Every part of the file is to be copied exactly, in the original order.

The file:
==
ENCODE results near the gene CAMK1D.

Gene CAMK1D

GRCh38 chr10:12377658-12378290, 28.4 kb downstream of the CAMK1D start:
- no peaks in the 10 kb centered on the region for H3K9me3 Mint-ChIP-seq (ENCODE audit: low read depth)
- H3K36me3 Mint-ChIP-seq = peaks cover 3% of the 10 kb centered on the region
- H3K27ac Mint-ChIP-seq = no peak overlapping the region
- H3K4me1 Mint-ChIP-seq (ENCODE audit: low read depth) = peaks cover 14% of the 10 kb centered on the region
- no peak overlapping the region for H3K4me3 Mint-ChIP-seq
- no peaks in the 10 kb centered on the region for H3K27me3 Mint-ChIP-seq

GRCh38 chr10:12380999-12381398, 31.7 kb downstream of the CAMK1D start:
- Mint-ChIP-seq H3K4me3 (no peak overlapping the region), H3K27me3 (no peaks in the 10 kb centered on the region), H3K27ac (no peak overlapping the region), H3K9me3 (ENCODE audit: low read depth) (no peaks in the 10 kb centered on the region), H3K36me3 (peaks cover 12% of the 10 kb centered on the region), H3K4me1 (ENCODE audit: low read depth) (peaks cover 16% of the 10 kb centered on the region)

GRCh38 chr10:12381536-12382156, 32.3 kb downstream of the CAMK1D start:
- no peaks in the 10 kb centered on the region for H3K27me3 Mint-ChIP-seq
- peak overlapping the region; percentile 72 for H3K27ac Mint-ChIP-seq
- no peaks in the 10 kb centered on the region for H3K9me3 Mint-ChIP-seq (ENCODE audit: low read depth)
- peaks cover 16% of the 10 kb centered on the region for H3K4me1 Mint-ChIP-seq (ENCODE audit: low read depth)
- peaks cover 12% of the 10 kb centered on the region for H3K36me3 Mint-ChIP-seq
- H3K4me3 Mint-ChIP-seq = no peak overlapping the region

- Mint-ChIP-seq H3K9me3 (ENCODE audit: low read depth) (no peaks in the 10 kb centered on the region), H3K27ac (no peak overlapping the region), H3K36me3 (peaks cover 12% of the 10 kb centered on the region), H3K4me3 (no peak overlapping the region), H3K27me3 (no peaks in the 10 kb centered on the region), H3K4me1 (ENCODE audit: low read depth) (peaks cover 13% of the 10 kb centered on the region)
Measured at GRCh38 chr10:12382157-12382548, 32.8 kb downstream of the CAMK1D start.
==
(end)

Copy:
ENCODE results near the gene CAMK1D.

Gene CAMK1D

GRCh38 chr10:12377658-12378290, 28.4 kb downstream of the CAMK1D start:
- no peaks in the 10 kb centered on the region for H3K9me3 Mint-ChIP-seq (ENCODE audit: low read depth)
- H3K36me3 Mint-ChIP-seq = peaks cover 3% of the 10 kb centered on the region
- H3K27ac Mint-ChIP-seq = no peak overlapping the region
- H3K4me1 Mint-ChIP-seq (ENCODE audit: low read depth) = peaks cover 14% of the 10 kb centered on the region
- no peak overlapping the region for H3K4me3 Mint-ChIP-seq
- no peaks in the 10 kb centered on the region for H3K27me3 Mint-ChIP-seq

GRCh38 chr10:12380999-12381398, 31.7 kb downstream of the CAMK1D start:
- Mint-ChIP-seq H3K4me3 (no peak overlapping the region), H3K27me3 (no peaks in the 10 kb centered on the region), H3K27ac (no peak overlapping the region), H3K9me3 (ENCODE audit: low read depth) (no peaks in the 10 kb centered on the region), H3K36me3 (peaks cover 12% of the 10 kb centered on the region), H3K4me1 (ENCODE audit: low read depth) (peaks cover 16% of the 10 kb centered on the region)

GRCh38 chr10:12381536-12382156, 32.3 kb downstream of the CAMK1D start:
- no peaks in the 10 kb centered on the region for H3K27me3 Mint-ChIP-seq
- peak overlapping the region; percentile 72 for H3K27ac Mint-ChIP-seq
- no peaks in the 10 kb centered on the region for H3K9me3 Mint-ChIP-seq (ENCODE audit: low read depth)
- peaks cover 16% of the 10 kb centered on the region for H3K4me1 Mint-ChIP-seq (ENCODE audit: low read depth)
- peaks cover 12% of the 10 kb centered on the region for H3K36me3 Mint-ChIP-seq
- H3K4me3 Mint-ChIP-seq = no peak overlapping the region

- Mint-ChIP-seq H3K9me3 (ENCODE audit: low read depth) (no peaks in the 10 kb centered on the region), H3K27ac (no peak overlapping the region), H3K36me3 (peaks cover 12% of the 10 kb centered on the region), H3K4me3 (no peak overlapping the region), H3K27me3 (no peaks in the 10 kb centered on the region), H3K4me1 (ENCODE audit: low read depth) (peaks cover 13% of the 10 kb centered on the region)
Measured at GRCh38 chr10:12382157-12382548, 32.8 kb downstream of the CAMK1D start.